H. Bohne, K. H. Hartge, H. Graf von Reichenbach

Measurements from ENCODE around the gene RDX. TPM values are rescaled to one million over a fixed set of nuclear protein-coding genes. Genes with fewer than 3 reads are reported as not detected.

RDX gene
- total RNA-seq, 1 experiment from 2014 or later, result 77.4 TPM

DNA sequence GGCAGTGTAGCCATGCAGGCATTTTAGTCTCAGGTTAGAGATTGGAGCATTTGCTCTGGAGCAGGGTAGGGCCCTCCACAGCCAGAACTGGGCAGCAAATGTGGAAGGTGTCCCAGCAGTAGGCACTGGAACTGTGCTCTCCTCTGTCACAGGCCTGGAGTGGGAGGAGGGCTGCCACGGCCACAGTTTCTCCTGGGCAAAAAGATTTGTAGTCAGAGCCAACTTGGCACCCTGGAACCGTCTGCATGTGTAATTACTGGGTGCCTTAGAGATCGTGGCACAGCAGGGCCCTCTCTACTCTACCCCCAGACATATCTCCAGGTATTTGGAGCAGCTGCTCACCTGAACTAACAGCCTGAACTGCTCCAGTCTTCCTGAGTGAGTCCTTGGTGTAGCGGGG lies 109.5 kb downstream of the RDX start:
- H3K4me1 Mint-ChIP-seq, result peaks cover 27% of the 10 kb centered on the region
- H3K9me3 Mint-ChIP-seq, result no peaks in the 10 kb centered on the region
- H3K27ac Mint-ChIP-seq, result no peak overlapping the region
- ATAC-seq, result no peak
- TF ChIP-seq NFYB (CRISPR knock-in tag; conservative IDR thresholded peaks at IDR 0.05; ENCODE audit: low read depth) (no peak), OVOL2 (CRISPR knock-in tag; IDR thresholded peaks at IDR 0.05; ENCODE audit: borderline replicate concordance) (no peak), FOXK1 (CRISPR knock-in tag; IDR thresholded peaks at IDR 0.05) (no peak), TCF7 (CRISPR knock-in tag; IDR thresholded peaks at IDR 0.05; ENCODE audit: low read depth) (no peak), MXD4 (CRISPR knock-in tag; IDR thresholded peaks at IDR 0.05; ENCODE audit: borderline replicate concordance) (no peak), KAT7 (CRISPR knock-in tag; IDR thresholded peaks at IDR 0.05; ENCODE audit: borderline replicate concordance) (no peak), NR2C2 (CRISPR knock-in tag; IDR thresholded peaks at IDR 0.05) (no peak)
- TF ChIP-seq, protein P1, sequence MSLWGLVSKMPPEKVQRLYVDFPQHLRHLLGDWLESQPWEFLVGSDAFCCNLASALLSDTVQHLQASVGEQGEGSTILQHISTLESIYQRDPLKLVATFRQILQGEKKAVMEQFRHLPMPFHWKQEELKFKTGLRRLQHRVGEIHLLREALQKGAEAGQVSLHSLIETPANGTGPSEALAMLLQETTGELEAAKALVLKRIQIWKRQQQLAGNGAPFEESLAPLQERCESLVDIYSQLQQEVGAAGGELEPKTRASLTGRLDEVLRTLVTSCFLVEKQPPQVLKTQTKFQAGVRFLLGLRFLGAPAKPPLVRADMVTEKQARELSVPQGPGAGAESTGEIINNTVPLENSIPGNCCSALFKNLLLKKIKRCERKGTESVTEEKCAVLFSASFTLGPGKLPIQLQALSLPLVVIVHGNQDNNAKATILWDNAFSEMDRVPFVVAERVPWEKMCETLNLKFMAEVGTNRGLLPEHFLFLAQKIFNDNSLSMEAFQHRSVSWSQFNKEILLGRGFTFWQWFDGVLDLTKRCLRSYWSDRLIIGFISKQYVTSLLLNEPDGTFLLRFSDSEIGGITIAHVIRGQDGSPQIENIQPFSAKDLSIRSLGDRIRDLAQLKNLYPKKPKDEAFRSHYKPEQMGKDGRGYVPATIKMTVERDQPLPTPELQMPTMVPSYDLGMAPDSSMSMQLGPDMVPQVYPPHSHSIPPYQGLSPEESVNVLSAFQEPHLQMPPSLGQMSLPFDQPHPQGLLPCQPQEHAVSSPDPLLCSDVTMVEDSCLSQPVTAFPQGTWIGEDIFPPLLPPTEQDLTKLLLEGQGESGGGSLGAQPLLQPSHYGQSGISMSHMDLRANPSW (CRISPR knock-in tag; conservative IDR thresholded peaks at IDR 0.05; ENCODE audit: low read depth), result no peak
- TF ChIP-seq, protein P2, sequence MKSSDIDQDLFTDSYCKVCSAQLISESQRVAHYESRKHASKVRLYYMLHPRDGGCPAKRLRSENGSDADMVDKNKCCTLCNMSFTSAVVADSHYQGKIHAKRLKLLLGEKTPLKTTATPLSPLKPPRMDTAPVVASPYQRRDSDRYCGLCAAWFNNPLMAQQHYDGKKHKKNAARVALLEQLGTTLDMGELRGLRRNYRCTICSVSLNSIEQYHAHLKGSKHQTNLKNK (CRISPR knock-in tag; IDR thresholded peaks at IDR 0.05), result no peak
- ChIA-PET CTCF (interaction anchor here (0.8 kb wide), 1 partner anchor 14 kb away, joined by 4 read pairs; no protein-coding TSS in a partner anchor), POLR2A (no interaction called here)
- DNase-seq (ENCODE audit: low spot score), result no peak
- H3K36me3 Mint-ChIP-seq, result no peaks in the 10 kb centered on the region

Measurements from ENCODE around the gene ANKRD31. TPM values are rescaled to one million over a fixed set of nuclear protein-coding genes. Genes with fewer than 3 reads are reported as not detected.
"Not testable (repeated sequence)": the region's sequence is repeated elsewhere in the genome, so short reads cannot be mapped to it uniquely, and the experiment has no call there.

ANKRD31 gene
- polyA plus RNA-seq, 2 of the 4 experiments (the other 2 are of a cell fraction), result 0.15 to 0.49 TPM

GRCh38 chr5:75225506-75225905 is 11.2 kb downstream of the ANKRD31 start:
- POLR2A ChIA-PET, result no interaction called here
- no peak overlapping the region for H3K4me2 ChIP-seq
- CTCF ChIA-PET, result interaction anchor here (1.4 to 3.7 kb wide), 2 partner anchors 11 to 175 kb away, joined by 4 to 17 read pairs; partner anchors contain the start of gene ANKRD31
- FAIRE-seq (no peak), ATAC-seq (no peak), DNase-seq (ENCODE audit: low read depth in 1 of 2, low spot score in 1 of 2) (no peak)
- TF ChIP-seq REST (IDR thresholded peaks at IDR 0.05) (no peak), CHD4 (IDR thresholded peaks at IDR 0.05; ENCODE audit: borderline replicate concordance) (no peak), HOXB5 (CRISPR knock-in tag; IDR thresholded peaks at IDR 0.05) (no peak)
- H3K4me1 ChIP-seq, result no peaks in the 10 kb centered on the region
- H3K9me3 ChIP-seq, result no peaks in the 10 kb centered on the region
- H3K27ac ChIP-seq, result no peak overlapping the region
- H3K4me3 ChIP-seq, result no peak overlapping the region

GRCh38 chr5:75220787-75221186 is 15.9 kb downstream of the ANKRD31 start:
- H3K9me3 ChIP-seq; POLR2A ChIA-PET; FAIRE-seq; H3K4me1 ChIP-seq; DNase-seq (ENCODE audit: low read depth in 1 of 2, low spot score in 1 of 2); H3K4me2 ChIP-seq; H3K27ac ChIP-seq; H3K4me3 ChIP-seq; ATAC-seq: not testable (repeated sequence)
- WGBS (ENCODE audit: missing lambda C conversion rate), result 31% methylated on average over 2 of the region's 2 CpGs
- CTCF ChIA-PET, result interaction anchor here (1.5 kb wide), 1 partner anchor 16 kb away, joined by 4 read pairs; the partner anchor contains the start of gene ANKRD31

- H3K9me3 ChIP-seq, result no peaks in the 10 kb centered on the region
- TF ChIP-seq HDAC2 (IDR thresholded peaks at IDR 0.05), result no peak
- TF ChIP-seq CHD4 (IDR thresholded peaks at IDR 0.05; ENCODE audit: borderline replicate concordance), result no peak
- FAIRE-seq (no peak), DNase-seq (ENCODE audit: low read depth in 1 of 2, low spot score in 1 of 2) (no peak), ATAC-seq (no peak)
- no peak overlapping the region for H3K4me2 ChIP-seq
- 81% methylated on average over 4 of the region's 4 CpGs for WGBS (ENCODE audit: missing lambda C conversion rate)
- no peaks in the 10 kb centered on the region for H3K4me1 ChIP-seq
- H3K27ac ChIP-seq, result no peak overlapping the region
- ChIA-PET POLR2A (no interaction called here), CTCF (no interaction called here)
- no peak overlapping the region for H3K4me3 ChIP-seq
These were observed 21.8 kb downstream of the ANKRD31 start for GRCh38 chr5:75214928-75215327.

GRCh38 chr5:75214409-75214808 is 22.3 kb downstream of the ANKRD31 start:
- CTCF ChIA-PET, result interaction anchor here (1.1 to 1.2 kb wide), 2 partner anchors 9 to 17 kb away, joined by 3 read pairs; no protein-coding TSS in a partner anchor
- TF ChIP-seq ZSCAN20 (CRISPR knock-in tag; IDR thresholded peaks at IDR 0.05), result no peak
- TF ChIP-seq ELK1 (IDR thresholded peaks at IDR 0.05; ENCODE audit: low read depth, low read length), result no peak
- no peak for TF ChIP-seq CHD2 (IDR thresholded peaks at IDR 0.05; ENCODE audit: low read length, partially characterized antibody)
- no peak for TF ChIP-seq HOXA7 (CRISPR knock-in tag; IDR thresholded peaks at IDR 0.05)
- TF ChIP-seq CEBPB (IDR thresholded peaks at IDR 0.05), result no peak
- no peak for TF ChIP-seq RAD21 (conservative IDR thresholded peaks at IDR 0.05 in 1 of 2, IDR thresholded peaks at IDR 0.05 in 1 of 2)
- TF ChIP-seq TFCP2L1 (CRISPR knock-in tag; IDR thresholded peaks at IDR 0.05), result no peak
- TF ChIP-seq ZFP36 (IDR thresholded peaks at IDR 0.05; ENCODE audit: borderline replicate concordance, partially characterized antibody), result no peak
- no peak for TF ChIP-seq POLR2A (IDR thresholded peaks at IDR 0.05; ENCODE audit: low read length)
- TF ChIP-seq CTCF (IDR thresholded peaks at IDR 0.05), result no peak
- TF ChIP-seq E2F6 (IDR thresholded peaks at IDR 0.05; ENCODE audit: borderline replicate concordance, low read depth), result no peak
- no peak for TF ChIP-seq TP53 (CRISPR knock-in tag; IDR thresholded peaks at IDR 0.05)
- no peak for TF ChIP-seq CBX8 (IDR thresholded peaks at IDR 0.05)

Stabilitätsrelevante Mineralreaktionen in chemisch behandeltem bindigen Baugrund